Rebecca, Woman of Africa

Here, in a thick wood of scrub pine, blackberry, ivy, goldenrod, and crumbling stone walls, at the very edge of America, where “you hear the grating roar / Of pebbles which the waves draw back, and fling,” is a plaque on which hikers pile stones and sea glass, as on the tomb of a Jewish sage or martyr. The plaque reads:


Born in Africa and enslaved in Chilmark, she married Elisha Amos, a Wampanoag man. She was the mother of Nancy Michael. Rebecca died a free woman in this place in 1801.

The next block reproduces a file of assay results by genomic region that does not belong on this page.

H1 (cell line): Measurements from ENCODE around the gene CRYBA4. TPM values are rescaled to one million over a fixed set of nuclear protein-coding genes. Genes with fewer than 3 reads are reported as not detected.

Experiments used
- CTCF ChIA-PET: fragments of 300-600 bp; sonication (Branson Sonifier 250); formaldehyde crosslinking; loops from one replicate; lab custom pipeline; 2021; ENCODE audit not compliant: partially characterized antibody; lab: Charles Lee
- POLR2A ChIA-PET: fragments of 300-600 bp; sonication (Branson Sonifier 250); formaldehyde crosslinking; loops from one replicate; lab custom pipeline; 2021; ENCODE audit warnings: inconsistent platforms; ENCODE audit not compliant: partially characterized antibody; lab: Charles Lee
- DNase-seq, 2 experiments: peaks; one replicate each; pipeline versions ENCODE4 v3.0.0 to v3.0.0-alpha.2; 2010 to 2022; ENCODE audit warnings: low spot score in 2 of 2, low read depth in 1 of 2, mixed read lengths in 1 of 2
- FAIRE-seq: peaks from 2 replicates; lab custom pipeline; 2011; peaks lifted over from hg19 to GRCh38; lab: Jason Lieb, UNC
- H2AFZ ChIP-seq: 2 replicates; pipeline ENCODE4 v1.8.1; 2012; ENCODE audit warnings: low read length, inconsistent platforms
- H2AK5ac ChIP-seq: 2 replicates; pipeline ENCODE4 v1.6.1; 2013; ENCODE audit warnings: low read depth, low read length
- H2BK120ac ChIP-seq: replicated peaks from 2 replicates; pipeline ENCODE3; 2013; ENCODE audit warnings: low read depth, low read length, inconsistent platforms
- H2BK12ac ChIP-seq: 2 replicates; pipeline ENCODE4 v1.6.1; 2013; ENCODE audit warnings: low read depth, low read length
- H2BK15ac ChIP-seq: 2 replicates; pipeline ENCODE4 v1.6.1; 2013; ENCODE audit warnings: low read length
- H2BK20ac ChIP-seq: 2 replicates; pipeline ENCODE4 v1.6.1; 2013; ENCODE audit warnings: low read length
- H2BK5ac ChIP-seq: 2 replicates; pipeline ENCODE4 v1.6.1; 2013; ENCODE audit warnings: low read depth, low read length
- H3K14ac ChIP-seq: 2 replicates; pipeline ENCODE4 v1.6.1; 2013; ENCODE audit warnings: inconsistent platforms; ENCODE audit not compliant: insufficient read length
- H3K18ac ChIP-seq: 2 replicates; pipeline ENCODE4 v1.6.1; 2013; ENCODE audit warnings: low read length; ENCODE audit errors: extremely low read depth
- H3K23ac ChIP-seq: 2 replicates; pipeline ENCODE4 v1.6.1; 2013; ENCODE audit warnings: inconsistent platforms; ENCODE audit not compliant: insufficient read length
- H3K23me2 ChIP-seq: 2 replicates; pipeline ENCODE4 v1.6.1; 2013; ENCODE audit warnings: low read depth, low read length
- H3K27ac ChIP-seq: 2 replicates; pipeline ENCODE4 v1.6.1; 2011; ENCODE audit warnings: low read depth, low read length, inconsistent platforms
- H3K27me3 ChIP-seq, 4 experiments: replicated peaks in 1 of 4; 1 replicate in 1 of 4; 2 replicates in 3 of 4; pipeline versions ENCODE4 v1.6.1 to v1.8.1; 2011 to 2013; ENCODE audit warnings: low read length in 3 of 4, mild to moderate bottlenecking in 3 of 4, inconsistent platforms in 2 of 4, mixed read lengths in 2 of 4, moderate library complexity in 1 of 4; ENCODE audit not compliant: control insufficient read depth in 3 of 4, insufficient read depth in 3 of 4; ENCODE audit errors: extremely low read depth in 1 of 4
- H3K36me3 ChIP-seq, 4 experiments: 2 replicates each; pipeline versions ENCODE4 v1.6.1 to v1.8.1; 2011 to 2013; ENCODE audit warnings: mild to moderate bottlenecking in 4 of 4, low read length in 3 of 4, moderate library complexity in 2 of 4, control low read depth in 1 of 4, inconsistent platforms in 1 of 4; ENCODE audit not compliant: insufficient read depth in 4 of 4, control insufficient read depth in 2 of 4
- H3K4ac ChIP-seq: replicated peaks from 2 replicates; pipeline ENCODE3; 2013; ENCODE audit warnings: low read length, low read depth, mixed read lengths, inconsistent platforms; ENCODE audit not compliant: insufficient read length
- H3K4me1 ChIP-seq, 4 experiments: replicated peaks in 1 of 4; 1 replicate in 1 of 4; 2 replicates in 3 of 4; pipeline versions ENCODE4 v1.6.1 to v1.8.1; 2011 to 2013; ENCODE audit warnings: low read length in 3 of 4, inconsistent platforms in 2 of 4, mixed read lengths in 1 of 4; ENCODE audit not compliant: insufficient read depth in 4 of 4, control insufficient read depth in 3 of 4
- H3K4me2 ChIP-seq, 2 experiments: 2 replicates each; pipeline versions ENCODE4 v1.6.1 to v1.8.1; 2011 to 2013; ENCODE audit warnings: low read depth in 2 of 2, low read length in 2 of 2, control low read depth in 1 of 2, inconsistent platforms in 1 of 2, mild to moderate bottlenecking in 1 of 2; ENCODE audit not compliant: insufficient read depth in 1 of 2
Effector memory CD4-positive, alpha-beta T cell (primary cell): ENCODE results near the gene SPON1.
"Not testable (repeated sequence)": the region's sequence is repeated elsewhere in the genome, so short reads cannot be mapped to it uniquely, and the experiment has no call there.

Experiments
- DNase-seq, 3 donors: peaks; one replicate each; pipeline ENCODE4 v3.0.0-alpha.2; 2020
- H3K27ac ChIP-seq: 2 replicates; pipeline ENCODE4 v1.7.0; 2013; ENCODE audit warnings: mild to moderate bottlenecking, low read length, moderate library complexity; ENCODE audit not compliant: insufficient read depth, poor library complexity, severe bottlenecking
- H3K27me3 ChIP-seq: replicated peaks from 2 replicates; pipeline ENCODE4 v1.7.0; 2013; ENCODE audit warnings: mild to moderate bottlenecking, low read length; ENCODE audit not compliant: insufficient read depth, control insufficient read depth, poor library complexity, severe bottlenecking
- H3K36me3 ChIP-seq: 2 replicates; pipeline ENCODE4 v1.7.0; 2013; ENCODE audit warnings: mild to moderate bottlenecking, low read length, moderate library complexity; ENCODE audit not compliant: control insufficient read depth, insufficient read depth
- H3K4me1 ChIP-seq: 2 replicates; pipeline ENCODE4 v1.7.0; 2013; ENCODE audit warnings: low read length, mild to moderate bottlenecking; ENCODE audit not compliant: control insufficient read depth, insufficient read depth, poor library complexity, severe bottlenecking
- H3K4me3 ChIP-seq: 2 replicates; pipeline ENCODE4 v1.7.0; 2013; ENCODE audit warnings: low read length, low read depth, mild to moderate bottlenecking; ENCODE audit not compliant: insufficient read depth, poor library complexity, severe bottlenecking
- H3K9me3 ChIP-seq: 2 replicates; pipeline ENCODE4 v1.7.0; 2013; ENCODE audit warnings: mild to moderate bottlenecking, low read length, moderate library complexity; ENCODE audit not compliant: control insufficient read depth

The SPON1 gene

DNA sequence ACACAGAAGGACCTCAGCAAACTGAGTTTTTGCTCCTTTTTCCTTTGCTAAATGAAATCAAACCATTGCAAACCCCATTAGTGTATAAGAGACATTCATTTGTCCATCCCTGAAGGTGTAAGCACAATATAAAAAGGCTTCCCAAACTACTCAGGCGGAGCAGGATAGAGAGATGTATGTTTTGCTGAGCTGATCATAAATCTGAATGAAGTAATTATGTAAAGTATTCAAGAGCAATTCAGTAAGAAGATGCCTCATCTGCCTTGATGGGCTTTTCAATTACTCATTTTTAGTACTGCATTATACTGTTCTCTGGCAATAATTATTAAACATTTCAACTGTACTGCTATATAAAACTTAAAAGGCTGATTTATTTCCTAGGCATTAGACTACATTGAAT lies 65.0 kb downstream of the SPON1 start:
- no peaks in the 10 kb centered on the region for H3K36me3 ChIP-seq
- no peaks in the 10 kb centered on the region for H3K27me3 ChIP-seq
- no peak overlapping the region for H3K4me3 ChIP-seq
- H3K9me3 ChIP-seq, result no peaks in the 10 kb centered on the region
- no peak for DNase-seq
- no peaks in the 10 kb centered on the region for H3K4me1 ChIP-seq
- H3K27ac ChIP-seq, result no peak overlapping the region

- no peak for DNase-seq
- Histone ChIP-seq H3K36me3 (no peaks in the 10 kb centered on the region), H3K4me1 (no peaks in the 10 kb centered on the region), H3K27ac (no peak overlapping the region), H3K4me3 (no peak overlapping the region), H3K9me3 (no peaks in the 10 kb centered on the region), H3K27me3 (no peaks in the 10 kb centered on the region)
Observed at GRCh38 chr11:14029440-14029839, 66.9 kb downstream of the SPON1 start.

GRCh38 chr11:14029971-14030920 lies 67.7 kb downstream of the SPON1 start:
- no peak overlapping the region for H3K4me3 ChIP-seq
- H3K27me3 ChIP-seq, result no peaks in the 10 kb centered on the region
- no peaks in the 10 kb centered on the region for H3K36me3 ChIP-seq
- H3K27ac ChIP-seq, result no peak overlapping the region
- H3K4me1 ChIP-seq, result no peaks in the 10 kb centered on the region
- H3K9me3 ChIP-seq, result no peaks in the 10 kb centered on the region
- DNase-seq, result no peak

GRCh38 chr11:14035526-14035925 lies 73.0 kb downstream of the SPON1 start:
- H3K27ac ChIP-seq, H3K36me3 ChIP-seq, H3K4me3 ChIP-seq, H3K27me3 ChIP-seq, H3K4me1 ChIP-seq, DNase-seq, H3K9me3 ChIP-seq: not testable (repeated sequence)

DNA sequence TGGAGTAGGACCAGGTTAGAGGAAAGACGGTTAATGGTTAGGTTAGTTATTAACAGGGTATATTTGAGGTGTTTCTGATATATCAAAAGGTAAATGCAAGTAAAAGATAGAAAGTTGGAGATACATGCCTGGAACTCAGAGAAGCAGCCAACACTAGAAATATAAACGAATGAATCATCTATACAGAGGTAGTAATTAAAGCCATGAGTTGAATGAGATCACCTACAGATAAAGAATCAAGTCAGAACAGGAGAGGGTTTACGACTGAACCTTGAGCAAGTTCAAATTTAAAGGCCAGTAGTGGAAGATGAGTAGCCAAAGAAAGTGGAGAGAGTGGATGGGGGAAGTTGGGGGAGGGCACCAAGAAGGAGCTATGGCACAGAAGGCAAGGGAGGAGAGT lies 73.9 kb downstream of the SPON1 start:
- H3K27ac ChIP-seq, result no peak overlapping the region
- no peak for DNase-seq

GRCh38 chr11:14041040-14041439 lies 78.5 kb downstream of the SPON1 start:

We come here very often, and I like to think of Rebecca and Amos clinging together on windy nights, whispering their true names, saying, “Ah, love, let us be true / To one another!,” safe at the tip of the continent, on a spot that nobody else wanted but the gulls and the cormorants.

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About Peter

Associate Dean for Research and the Lincoln Filene Professor of Citizenship and Public Affairs at Tufts University's Tisch College of Civic Life. Concerned about civic education, civic engagement, and democratic reform in the United States and elsewhere.